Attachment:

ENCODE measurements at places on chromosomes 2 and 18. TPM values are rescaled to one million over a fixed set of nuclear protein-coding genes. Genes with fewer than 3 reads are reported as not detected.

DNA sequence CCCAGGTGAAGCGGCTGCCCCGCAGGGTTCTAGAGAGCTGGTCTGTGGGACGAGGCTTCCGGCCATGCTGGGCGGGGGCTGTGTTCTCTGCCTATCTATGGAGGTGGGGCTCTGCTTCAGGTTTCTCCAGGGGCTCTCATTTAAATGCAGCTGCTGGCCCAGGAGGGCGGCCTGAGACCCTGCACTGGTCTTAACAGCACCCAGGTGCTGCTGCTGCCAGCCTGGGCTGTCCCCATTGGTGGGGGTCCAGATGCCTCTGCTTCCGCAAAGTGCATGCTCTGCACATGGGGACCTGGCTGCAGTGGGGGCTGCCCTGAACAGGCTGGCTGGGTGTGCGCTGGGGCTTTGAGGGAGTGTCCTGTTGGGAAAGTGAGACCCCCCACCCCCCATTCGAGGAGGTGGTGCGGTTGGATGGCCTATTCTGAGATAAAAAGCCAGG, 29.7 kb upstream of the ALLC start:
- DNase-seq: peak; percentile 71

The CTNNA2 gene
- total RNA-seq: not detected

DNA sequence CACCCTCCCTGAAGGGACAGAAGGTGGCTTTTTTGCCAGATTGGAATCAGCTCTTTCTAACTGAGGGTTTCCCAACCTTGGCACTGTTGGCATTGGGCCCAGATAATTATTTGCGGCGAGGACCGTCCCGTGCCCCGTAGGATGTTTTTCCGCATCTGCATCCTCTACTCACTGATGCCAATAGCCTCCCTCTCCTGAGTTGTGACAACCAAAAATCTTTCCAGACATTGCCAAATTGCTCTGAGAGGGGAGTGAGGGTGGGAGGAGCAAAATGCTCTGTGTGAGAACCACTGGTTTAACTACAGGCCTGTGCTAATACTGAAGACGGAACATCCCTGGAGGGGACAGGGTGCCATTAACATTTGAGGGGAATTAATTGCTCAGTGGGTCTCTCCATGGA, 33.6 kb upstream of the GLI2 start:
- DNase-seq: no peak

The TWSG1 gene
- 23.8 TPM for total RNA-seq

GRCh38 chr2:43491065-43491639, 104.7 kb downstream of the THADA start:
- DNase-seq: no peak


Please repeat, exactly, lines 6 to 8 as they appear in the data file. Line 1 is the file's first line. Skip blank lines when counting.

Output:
DNA sequence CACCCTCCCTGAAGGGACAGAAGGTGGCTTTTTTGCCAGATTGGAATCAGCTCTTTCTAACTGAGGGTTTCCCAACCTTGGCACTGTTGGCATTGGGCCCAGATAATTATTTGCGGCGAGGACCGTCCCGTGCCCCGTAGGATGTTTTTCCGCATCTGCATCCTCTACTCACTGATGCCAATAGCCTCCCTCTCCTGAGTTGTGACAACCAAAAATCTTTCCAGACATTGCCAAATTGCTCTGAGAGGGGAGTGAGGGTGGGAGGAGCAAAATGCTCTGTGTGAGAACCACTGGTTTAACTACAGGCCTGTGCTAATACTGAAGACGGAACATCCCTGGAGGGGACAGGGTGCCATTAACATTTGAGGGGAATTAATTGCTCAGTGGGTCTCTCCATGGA, 33.6 kb upstream of the GLI2 start:
- DNase-seq: no peak

The TWSG1 gene